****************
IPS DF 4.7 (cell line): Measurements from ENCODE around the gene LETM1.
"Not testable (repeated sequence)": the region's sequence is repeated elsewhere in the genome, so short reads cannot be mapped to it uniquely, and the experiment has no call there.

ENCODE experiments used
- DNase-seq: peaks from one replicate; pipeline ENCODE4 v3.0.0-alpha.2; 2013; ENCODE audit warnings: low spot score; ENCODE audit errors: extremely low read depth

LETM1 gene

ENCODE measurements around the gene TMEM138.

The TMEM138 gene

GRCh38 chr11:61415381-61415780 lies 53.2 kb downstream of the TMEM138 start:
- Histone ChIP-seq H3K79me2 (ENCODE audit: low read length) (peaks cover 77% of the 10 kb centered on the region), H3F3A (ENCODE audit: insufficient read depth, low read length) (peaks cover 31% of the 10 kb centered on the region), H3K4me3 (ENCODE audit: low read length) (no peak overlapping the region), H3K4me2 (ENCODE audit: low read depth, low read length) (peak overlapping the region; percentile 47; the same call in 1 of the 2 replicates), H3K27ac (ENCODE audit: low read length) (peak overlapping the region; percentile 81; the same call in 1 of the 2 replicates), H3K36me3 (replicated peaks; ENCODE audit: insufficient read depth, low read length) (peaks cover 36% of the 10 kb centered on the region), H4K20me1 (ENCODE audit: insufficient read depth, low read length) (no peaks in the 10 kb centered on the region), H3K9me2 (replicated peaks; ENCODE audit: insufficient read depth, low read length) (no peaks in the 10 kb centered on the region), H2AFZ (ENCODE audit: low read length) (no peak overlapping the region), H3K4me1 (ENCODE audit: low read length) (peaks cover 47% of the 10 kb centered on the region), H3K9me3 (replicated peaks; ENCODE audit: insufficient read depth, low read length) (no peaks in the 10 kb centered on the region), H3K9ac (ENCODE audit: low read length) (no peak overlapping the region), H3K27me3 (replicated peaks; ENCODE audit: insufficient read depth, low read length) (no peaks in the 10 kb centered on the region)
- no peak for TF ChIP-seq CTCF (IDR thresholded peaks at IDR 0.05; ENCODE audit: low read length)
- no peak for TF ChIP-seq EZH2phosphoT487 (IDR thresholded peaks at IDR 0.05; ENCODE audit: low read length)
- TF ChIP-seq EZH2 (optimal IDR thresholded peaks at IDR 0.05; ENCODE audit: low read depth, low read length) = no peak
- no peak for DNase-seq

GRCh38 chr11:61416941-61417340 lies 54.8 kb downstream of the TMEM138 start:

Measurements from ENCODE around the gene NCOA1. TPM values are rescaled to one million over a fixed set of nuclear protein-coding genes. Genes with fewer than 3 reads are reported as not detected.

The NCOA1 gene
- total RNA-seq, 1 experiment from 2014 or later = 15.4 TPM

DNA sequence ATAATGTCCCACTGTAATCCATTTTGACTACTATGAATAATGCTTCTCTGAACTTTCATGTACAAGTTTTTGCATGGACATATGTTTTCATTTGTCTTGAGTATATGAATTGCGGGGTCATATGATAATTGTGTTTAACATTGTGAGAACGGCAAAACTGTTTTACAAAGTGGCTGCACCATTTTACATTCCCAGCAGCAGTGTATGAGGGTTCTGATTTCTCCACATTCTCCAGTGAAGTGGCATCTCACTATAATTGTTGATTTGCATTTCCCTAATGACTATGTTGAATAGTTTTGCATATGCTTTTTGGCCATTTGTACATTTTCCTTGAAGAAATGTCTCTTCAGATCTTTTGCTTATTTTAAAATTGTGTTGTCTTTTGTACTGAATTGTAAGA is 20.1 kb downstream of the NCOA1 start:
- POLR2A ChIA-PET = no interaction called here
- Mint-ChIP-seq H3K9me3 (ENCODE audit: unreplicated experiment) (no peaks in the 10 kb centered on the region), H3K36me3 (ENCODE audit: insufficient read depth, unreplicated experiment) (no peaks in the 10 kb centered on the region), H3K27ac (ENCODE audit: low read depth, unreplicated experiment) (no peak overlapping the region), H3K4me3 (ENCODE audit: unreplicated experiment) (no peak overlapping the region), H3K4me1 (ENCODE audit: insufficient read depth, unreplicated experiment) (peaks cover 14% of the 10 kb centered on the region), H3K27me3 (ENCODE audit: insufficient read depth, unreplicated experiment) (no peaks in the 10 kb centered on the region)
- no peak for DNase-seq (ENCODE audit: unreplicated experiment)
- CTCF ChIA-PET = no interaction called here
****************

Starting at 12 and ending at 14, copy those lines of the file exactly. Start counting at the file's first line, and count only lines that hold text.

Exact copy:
- TF ChIP-seq EZH2 (optimal IDR thresholded peaks at IDR 0.05; ENCODE audit: low read depth, low read length) = no peak
- no peak for DNase-seq

GRCh38 chr11:61416941-61417340 lies 54.8 kb downstream of the TMEM138 start: